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What Is a POS System and How Does It Work?




Is your POS system on the cloud or is it on prem? Protect your organization by having a good backup solution. A few years ago a restaurant in Orange County California had water damage and flooded the building. The POS stopped working due to water damage. The main system running the POS did not have a backup solution which cause the business downtime for more than a week. The POS system had to be sent to a DATA recovery center. This is a high end restaurant with an average revenue of approximately $30,000 daily, multiply this by 14 days and you lost a lot of revenue. Ask your IT people to check the backups at least once per month. I recommend a cloud and local backup.




By

ADAM HAYES

Updated October 30, 2023

Reviewed by ERIC ESTEVEZ

Fact checked by

TIMOTHY LI

Fact checked by Timothy Li

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Timothy Li is a consultant, accountant, and finance manager with an MBA from USC and over 15 years of corporate finance experience. Timothy has helped provide CEOs and CFOs with deep-dive analytics, providing beautiful stories behind the numbers, graphs, and financial models.

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What Is a POS?

A POS or point of sale is a device that is used to process transactions by retail customers. A cash register is a type of POS. The cash register has largely been replaced by electronic POS terminals that can be used to process credit cards and debit cards as well as cash.

A POS may be a physical device in a brick-and-mortar store or a checkout point in a web-based store.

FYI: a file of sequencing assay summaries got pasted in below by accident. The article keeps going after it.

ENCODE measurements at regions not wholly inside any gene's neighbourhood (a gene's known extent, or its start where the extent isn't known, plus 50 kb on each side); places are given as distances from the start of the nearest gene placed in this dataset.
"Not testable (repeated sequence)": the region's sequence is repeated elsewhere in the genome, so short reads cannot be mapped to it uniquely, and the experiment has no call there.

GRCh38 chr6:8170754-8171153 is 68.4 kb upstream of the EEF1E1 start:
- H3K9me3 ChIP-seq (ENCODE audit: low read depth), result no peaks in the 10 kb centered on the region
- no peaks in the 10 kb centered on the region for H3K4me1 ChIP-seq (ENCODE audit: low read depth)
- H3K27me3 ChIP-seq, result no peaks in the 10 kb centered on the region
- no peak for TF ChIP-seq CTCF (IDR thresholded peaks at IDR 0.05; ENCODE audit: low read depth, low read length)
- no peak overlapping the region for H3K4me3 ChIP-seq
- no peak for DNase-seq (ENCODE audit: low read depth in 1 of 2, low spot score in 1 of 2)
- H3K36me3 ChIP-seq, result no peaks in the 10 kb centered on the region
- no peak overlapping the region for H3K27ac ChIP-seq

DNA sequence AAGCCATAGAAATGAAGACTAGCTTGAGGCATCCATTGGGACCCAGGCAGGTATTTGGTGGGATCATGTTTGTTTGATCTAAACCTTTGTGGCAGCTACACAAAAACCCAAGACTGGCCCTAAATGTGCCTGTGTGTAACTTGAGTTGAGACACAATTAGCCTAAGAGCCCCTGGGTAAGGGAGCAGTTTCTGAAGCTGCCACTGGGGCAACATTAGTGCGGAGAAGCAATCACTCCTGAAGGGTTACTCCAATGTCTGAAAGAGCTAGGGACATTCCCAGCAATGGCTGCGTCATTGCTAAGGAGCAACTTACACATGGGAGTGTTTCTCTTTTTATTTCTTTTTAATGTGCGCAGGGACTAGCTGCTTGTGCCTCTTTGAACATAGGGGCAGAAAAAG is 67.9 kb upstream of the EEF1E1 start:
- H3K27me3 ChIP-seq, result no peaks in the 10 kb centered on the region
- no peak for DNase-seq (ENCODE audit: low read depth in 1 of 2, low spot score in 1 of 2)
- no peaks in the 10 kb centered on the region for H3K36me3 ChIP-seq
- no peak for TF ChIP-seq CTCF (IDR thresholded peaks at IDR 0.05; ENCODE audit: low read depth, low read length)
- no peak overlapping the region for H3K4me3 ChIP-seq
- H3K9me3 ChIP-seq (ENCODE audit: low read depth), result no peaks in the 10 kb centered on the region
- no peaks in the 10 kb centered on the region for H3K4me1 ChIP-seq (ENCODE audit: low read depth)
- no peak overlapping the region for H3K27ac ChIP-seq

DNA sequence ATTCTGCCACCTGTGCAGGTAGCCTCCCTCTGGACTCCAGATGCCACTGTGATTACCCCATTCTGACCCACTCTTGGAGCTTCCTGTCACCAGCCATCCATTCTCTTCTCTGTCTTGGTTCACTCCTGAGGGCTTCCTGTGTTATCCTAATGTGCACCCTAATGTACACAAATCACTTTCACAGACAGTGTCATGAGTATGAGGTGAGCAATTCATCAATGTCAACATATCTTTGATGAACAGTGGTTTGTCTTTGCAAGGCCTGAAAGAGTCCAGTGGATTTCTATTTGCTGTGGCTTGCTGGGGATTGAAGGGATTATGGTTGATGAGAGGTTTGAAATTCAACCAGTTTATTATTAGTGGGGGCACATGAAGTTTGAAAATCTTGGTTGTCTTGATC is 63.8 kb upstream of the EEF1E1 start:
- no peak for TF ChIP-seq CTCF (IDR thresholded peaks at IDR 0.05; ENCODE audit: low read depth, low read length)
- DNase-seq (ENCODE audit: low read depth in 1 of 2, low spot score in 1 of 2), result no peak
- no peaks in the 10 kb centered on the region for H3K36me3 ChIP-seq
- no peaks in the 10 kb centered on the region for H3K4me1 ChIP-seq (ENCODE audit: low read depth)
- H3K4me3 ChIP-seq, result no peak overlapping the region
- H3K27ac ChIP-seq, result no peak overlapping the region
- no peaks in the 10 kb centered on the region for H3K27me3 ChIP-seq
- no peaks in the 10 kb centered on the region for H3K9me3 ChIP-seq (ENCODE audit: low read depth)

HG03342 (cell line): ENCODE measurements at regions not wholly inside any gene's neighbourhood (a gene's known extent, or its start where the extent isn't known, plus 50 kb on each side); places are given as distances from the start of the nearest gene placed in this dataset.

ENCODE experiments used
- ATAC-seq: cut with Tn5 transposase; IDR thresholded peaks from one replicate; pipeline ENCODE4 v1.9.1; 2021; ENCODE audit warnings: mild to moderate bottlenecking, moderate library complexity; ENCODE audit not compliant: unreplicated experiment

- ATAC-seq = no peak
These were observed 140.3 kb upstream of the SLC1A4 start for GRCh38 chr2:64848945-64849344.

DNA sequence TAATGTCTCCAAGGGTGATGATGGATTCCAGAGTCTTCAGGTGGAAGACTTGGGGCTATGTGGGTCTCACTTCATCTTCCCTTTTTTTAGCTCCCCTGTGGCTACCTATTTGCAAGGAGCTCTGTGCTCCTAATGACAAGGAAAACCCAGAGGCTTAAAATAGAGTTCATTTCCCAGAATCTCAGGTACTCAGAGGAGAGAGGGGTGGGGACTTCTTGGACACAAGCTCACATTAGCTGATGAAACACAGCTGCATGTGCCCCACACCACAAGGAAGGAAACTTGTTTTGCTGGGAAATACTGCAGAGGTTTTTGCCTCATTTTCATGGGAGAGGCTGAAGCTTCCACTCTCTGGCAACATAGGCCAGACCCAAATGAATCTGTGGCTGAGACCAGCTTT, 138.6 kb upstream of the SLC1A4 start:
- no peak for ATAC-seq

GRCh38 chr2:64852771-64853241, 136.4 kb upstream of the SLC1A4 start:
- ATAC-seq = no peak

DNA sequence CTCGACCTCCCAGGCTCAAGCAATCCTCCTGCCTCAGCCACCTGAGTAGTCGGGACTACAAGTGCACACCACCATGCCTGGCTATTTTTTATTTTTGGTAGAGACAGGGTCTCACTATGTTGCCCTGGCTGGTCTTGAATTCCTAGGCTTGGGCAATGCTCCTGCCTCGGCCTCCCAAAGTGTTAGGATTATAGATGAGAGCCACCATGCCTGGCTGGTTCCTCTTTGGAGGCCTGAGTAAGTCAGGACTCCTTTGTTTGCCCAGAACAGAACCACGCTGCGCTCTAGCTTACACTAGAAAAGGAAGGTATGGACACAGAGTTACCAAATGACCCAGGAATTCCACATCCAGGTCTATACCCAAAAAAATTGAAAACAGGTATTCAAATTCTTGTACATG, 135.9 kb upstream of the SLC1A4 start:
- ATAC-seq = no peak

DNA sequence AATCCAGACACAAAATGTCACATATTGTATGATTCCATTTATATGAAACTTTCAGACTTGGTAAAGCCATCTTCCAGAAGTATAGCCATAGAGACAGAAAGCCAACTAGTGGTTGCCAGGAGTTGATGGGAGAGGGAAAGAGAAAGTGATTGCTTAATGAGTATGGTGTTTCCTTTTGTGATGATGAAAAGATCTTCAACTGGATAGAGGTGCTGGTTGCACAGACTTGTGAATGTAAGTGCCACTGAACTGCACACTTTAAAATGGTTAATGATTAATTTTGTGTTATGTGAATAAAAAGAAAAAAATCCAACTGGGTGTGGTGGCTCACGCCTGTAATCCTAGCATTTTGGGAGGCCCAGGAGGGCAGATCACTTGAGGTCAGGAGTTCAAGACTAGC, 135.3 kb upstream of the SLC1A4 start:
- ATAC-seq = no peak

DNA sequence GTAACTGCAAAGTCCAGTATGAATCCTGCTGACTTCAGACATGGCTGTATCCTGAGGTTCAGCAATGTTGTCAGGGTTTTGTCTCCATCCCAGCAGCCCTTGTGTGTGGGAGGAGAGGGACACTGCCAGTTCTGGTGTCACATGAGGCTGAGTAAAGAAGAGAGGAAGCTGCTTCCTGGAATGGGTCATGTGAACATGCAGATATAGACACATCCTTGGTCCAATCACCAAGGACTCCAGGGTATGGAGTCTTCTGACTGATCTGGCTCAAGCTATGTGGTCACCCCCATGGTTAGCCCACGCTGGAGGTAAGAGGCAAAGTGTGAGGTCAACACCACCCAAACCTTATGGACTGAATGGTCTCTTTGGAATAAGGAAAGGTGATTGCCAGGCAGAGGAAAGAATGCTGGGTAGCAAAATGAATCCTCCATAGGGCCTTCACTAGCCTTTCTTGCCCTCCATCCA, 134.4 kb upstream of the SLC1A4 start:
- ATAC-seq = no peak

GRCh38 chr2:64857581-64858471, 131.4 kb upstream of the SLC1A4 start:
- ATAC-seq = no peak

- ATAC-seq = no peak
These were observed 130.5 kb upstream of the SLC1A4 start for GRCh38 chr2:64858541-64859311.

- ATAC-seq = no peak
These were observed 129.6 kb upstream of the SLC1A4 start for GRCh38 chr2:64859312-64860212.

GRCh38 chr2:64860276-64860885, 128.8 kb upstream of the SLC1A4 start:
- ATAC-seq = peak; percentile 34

The software for POS devices is growing increasingly elaborate, with features that allow retailers to monitor inventory and buying trends, track pricing accuracy, and collect marketing data,

KEY TAKEAWAYS

  • A point of sale (POS) is a place where a customer executes the payment for goods or services and where sales taxes may become payable.

  • A POS transaction may occur in person or online, with receipts generated either in print or electronically. Cloud-based POS systems are becoming increasingly popular among merchants.

  • POS systems are increasingly interactive, particularly in the hospitality industry, and allow customers to place orders and reservations and pay bills electronically.

Understanding POS

Points of sale (POSs) are an important focus for marketers because consumers tend to make purchasing decisions on high-margin products or services at these strategic locations. Traditionally, businesses set up POSs near store exits to increase the rate of impulse purchases as customers leave. However, varying POS locations can give retailers more opportunities to micro-market specific product categories and influence consumers at earlier points in the sales funnel.